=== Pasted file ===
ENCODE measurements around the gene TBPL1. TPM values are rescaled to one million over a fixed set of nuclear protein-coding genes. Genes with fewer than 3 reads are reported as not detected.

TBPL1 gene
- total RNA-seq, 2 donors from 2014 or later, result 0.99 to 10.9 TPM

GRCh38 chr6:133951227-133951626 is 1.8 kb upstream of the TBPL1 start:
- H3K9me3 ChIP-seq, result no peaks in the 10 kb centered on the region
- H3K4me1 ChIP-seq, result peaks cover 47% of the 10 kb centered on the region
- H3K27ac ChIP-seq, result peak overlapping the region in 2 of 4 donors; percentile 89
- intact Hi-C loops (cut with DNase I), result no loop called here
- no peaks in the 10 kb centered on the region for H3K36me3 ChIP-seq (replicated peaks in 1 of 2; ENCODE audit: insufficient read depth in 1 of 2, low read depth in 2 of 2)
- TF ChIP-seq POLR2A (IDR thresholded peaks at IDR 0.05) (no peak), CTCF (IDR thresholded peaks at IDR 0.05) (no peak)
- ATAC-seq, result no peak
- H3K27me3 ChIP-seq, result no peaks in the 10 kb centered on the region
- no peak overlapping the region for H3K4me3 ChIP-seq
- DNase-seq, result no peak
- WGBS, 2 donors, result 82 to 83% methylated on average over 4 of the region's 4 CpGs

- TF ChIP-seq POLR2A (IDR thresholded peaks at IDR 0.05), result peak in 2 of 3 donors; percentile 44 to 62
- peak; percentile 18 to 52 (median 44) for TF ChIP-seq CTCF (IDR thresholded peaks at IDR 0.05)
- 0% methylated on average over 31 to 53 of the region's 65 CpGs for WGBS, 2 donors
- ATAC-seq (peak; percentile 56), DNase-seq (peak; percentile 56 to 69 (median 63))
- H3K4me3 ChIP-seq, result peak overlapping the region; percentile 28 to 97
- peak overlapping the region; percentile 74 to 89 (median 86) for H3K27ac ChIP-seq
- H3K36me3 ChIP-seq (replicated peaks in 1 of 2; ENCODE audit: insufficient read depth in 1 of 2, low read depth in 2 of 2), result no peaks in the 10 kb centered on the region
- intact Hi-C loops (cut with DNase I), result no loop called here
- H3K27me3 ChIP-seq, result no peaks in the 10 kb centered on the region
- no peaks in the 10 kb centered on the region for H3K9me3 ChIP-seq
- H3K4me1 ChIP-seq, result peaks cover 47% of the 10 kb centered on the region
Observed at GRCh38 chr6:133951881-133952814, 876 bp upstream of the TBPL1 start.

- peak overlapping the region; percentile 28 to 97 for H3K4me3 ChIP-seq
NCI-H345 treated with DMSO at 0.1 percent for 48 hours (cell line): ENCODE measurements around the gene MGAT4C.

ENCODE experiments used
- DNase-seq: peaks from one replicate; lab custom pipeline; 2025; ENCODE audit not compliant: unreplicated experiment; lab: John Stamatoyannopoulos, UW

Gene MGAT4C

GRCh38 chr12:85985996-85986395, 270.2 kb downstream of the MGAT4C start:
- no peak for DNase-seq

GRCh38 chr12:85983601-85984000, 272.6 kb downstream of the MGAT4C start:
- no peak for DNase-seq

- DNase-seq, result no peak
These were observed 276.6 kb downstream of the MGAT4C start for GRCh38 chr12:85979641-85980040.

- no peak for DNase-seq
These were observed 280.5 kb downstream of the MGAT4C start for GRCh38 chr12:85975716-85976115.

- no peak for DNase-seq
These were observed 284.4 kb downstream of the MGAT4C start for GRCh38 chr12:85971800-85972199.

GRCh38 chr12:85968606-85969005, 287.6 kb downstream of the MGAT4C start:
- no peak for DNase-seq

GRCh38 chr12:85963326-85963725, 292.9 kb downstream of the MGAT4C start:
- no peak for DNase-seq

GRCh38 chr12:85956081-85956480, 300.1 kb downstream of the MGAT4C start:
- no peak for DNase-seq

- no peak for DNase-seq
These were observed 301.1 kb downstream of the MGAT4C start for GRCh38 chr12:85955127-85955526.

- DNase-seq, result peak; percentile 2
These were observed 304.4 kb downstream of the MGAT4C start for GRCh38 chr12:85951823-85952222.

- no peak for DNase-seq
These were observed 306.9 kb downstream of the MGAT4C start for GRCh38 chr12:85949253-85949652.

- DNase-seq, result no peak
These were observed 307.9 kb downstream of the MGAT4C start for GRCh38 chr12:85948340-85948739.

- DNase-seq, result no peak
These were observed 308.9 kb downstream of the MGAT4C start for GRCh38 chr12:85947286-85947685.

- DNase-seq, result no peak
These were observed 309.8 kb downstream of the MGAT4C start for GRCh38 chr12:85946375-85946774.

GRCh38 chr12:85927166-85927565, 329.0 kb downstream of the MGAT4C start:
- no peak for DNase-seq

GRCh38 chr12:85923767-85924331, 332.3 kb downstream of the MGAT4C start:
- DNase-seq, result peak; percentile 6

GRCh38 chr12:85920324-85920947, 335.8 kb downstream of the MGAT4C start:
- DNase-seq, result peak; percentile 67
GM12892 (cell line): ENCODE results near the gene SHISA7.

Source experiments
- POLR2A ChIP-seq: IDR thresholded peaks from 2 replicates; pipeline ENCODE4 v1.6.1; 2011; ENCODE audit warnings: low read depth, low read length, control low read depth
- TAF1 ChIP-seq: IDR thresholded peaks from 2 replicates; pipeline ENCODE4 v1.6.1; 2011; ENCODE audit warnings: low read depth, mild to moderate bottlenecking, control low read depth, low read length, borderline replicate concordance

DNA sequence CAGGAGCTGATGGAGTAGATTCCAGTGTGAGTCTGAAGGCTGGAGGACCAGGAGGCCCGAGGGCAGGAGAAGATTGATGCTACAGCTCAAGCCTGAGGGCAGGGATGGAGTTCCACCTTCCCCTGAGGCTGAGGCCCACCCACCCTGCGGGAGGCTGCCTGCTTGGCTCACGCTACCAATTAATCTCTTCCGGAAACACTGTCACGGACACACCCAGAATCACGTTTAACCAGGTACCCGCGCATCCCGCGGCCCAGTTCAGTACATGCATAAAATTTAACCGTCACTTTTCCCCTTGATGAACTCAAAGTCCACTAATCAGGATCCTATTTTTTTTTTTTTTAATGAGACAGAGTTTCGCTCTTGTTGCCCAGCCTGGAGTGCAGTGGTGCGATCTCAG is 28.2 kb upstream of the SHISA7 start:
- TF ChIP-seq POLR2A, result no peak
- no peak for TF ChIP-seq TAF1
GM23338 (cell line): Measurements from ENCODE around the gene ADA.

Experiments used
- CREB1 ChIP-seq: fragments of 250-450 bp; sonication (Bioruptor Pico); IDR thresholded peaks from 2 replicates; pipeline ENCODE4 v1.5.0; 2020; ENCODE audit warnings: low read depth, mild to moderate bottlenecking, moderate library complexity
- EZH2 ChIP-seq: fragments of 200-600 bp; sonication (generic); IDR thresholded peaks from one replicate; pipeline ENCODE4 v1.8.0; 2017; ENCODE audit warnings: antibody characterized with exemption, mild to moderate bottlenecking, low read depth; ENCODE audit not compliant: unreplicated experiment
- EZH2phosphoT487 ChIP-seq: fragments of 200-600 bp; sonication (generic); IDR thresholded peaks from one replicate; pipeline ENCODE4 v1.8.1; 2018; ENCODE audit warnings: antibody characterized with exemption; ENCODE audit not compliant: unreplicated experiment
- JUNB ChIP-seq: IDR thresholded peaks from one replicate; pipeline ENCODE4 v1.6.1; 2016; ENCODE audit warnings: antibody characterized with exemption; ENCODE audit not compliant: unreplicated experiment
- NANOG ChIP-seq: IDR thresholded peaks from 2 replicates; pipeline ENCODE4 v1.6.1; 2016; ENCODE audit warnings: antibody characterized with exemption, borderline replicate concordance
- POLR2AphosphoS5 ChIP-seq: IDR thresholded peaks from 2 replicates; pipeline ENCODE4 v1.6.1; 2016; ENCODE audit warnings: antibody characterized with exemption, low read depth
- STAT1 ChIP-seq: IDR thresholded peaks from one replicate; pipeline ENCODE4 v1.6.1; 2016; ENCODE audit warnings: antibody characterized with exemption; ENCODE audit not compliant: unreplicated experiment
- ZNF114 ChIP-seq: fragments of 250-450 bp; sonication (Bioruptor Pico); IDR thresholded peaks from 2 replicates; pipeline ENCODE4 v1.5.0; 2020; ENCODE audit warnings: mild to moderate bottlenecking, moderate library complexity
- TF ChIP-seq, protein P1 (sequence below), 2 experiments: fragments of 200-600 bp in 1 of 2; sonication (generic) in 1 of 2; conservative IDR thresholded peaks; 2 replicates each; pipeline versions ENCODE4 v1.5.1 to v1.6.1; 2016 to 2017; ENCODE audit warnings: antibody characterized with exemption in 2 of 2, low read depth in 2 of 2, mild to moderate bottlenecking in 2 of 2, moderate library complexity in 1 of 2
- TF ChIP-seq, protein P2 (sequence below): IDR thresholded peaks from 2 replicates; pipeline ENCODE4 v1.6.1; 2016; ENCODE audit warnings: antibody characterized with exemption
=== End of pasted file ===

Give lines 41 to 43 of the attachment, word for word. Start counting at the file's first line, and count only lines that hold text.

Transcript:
- no peak for DNase-seq
These were observed 284.4 kb downstream of the MGAT4C start for GRCh38 chr12:85971800-85972199.

GRCh38 chr12:85968606-85969005, 287.6 kb downstream of the MGAT4C start: